Penguins goaltender Marc-Andre Fleury lies on the ice as Senators forward Chris Neil, left, Chris Kelly, center and Jarkko Ruutu celebrate a second period goal Wednesday at Mellon Arena.
By Shelly Anderson Pittsburgh Post-Gazette
No one in the Penguins' locker room Wednesday night was suggesting they can't wait to christen a new building.
"I don't know about that," defenseman Kris Letang said.
Yet the Penguins were the stunned victims of the dasher boards at old Mellon Arena for an Ottawa goal that wasn't necessarily the back-breaker for the Penguins in a 5-4 loss, but surely was a head-scratcher in the teams' playoff opener.
Ottawa defenseman Chris Campoli, from the left point, sent the puck on what is normally a routine trip around the boards and behind the net. Penguins goaltender Marc-Andre Fleury went behind the net to make what he expected to be another routine play on the puck.
Letang and his defense partner, Mark Eaton, headed toward the corners in anticipation of getting a feed from Fleury.
This time, though, the puck hit something in the left corner and sharply changed direction. It kicked out to the front of the net.
Senators center Chris Kelly was in position to rush in with just a few strides -- with Eaton, Letang and Fleury scrambling madly to get into some sort of spot to prevent a goal -- and swiped the puck into the net to give Ottawa a 3-1 lead 1:20 into the third period.
Fleury first played in Mellon Arena in 2003-04. He had not seen anything like that at the Igloo.
"Never," he said. "I've been playing here for a while, and I don't think I've ever seen the puck come back like that.
"It happened. They got a goal."
Not one that was expected by either side when the seemingly innocent dump-in play started.
"It was kind of surprising the puck was even there," Kelly said. "I kept waiting for a whistle or something. That play happens 20 or 30 times a game and normally goes all the way around the boards."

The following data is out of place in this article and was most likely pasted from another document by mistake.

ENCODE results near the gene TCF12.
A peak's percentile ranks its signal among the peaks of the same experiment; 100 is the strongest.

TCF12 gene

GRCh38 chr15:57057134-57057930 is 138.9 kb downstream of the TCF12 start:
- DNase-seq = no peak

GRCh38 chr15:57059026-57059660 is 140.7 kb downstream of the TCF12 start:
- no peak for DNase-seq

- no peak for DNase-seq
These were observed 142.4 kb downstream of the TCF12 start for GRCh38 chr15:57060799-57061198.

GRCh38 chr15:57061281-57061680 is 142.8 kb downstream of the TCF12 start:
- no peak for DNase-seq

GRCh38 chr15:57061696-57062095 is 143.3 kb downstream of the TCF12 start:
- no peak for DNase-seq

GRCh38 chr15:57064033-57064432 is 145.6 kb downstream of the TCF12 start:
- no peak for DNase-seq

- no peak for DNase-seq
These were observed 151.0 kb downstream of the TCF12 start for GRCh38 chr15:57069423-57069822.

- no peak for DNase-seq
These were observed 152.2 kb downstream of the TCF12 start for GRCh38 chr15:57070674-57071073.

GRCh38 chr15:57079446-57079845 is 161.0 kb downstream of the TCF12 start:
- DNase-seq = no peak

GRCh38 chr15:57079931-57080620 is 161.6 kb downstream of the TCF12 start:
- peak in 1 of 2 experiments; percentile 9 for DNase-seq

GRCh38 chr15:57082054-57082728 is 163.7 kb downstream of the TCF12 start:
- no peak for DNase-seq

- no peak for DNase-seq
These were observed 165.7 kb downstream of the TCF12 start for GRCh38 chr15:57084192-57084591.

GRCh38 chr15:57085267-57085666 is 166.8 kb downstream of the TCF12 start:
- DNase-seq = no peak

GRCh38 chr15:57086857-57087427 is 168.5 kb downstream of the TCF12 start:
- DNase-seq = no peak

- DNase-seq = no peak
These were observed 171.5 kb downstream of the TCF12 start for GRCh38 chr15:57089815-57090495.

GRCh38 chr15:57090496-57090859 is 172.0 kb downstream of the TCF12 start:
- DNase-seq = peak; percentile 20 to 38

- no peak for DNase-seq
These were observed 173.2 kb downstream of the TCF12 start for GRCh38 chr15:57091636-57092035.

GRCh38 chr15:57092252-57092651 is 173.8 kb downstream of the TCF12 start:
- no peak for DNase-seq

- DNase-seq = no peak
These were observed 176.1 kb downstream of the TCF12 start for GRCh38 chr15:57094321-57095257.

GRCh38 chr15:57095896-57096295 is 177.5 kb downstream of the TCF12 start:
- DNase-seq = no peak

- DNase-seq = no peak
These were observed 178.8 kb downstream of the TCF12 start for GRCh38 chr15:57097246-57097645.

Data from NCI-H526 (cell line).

The Penguins will break in new boards beginning next season when they move across the street to shiny Consol Energy Center.
Kelly's goal was the first of three two-goal leads for Ottawa, and the Penguins never got closer than one after that.
Penguins coach Dan Bylsma said there were a couple of other Senators goals Fleury most likely second-guessed himself on, but he absolved him of much fault on the Kelly goal.
"Usually the boards are pretty good," Letang said. "It was not a rim [around the top edge of the boards]. It was more of a shot, just a bad bounce.
"It happens in other buildings."
Detroit, in particular. Facing the Red Wings in the Stanley Cup final the past two years, Fleury and the Penguins have talked about being prepared for odd bounces off the lively boards.
The Red Wings never said the same about Mellon Arena.
Penguins captain Sidney Crosby, a stickler for the details of the game, was as surprised as anyone to see the rogue ricochet. He hadn't seen that on home ice.
"Not that specific bounce," Crosby said. "That's tough. [Fleury's] probably never seen that before, and he's played in here for a long time.
"You're always learning, and I'm sure both goalies will be aware of that now with dump-ins," Crosby said.